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How to mitigate carbon emissions in your supply chain

By Zencargo

We have now entered the ‘decisive decade’ and it is time for companies to take sustainable action now. To avoid global temperature rises of above 1.5°C, CO2 emissions need to reach net zero by 2050 and to be cut in half within the next decade.  

The aftermath of COP26 has prompted governments to make climate pledges, and taught businesses and consumers all over the world that sustainability is essential in order to create a resilient future. Companies are beginning to create change by aligning their business goals to sustainable frameworks such as the UN Sustainable Development Goals and the Paris Climate Agreement. 

A recent survey by the United Nations shows that companies rank supply chains as the biggest challenge to improve their sustainability performance. But after such a volatile year for the supply chain industry, tackling another major challenge may be quite daunting. However, businesses can use this an opportunity to create resilience in their supply chains. 

Recognising the potential sustainability can bring to supply chains, we have created a ‘How To’ guide on ‘Cutting CO2 from the supply chain’.

From addressing the challenges and identifying the opportunities, this guide walks through:

  • Why cutting carbon emissions makes commercial sense
  • How stakeholders through the business can benefit
  • Creating the foundations of a sustainable supply chain
  • How business can create an action plan to cut carbon emissions

To find out how you can start to build your sustainable supply chain today, click here to download the guide.

The importance of having an ethical supply chain

A recent Accenture Strategy survey of nearly 30,000 consumers in 35 countries found that more than half of UK customers “want companies to take a stand on issues they care about such as sustainability, transparency and fair employment practices.”

In today’s world consumers expect products that are safe, sustainable, and responsibly sourced.  They want to buy and connect with brands who care about the products and services that they offer; who value the importance of an ethical supply chain that will incorporate social and human rights together with environmental considerations into how they do business across the world.  To deliver on these expectations and secure consumer trust, businesses must ensure their supply chains are wholly transparent.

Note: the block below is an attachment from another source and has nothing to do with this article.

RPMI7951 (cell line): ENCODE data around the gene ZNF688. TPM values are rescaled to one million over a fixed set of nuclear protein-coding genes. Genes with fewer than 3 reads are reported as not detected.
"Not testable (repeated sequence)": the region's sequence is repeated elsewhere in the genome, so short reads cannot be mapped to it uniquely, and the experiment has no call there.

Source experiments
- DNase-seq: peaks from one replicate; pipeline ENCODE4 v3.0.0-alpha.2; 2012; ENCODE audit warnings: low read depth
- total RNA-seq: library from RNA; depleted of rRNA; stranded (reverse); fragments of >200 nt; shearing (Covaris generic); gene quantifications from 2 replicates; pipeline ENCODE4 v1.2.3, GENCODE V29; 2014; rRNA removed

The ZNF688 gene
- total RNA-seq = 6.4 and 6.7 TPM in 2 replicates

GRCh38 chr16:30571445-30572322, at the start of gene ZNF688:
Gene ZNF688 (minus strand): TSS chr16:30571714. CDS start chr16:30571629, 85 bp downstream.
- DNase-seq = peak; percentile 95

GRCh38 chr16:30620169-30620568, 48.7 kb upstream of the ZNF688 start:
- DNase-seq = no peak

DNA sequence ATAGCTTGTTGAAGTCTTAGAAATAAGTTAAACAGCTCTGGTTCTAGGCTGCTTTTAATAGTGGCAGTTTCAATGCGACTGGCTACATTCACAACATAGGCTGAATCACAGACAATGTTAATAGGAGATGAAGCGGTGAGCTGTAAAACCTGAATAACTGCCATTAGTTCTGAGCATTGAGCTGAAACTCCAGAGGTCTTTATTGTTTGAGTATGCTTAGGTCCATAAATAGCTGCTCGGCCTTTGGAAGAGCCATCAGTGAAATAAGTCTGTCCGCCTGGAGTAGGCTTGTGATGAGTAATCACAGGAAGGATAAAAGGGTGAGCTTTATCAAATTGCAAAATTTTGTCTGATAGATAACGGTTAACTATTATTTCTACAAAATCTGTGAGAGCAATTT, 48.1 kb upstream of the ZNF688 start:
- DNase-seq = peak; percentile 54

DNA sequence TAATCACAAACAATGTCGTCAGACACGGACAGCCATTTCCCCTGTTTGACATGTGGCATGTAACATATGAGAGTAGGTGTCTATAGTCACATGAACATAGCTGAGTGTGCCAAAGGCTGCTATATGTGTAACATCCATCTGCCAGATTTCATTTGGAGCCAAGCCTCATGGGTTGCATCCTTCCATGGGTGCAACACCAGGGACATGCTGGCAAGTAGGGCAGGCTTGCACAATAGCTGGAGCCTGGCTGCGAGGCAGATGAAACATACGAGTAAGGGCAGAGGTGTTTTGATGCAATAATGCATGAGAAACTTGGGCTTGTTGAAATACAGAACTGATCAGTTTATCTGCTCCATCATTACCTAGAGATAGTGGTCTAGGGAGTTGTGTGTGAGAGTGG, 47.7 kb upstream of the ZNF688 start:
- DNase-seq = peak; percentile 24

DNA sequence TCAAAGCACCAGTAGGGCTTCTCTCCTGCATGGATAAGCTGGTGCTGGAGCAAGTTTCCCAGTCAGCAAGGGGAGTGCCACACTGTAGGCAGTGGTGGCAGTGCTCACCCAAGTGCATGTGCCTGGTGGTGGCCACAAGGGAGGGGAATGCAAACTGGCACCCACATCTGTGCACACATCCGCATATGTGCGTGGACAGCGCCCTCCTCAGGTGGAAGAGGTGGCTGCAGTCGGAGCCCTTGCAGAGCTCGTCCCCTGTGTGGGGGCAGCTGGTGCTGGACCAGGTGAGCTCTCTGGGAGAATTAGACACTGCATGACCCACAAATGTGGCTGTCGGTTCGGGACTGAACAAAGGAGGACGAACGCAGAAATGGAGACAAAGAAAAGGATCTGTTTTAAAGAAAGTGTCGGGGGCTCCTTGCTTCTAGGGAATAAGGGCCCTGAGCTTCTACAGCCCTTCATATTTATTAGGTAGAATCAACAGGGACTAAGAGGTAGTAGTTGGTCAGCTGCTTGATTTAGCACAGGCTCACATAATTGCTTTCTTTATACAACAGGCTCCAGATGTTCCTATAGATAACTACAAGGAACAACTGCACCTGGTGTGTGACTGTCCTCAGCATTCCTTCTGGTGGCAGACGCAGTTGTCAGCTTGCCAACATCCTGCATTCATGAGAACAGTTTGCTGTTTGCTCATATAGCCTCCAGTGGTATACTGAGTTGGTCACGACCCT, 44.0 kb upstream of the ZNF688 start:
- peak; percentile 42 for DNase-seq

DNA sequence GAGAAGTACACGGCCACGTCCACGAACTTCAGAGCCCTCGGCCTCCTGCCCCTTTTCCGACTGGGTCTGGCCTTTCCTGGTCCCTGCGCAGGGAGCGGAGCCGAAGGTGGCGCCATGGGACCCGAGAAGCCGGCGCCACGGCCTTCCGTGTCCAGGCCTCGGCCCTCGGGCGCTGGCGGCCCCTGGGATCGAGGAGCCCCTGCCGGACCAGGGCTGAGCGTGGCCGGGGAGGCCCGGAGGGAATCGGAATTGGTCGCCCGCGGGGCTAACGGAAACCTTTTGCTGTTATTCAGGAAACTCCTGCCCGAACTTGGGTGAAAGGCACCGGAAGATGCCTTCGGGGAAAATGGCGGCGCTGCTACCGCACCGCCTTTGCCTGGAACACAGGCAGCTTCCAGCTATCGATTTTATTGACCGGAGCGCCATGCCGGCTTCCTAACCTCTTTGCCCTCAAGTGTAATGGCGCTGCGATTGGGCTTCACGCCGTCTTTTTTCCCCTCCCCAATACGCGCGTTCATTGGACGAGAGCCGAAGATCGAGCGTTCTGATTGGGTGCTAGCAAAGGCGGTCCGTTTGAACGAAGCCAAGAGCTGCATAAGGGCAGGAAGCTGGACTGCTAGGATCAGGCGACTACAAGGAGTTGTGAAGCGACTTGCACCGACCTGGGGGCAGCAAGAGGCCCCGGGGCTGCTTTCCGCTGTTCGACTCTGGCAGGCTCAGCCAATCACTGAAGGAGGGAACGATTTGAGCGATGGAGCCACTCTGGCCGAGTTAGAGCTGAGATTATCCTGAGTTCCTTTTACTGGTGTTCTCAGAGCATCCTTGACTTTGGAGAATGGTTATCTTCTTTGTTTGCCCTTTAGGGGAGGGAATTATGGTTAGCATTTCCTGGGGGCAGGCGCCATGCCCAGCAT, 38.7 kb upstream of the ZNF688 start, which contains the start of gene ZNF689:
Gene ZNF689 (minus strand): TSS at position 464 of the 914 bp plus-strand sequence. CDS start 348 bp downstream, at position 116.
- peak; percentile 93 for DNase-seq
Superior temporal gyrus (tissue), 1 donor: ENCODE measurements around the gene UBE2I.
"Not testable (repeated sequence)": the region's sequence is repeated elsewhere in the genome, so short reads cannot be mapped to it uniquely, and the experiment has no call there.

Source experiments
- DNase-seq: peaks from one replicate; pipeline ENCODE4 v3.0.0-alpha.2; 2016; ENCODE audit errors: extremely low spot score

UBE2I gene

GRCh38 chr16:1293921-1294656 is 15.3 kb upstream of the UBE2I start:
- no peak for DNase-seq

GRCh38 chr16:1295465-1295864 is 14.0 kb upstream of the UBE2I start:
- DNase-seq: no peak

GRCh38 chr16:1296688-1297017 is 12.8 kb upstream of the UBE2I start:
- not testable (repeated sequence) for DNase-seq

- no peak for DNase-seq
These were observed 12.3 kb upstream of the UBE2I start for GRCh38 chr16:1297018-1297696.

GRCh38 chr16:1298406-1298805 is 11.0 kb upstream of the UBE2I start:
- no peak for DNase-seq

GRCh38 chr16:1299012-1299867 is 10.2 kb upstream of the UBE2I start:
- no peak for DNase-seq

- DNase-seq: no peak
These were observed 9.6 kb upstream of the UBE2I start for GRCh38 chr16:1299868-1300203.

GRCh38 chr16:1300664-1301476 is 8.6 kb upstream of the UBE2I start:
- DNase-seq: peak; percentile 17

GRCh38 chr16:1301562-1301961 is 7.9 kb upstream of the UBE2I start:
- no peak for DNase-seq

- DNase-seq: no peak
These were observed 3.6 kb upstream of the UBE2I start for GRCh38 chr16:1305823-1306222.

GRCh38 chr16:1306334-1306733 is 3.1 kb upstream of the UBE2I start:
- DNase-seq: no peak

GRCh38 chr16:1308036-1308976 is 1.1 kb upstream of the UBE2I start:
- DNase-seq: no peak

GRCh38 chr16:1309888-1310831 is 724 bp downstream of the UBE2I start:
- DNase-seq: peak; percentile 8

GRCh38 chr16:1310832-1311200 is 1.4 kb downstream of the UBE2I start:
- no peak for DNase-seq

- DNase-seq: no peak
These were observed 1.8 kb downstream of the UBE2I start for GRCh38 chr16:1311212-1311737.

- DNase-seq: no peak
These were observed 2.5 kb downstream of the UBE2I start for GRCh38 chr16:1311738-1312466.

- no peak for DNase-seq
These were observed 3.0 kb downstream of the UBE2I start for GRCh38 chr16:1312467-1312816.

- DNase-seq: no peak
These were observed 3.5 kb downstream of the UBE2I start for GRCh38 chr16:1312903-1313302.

An ethical supply chain focuses on the need for corporate social responsibility, working to produce products and services in a way that treats its workers and the environment, ethically.  The pressure is mounting from all sides: NGOs, investors, governments, and consumers are all demanding more from retailers and brands.

Segura was founded in 2012 to combine digital expertise with detailed knowledge of global supply chains, in order to create a simple-to-use business solution. They deliver market leading solutions to retailers, focused on helping them to achieve ethical, sustainable and compliant multi-tiered supply chains through automatic supplier onboarding, mapping and reporting.

Peter Needle, Founder and President at Segura says that “our aim is that one day every product will come with provenance: accessible, trustworthy information about origin, journey and impact.  We want to empower shoppers to drive progress through their purchasing power and at the same time, generate rewards for brands making a positive impact on people and planet.”

Retailers have spent decades working on their supplier relationships. However, most of their focus has been on making apparel at the right price and ever faster – typically by increasing the number of suppliers. In a competitive marketplace, failure to respond to consumer demands can be catastrophic. But retailers have moved from dealing with a small number of large apparel manufacturers close to home, to a vast array of suppliers all over the globe.

Many solutions have sprung up over recent years, to try and help brands have more visibility and control over their suppliers. However, these companies don’t always offer the complete package and very often falter after the first tier of interrogations.

Peter believes that it is important to start with a central ‘top down’ system.  “The Segura platform has the capacity to map and validate all suppliers through multiple tiers, capture their supplier compliance and standards information, verify this by linking to audit and certification partners, and to draw in data from bottom-up tracking and other vertical systems.

“Once you have visibility in both breadth and depth over your supply chain, you can also target measures that will improve performance.  Observing the buying patterns of your suppliers will help you identify and tackle the many inefficiencies that exist. The savings made in this area can be ploughed back into your suppliers in exchange for improvements in their ethical and sustainability performance.”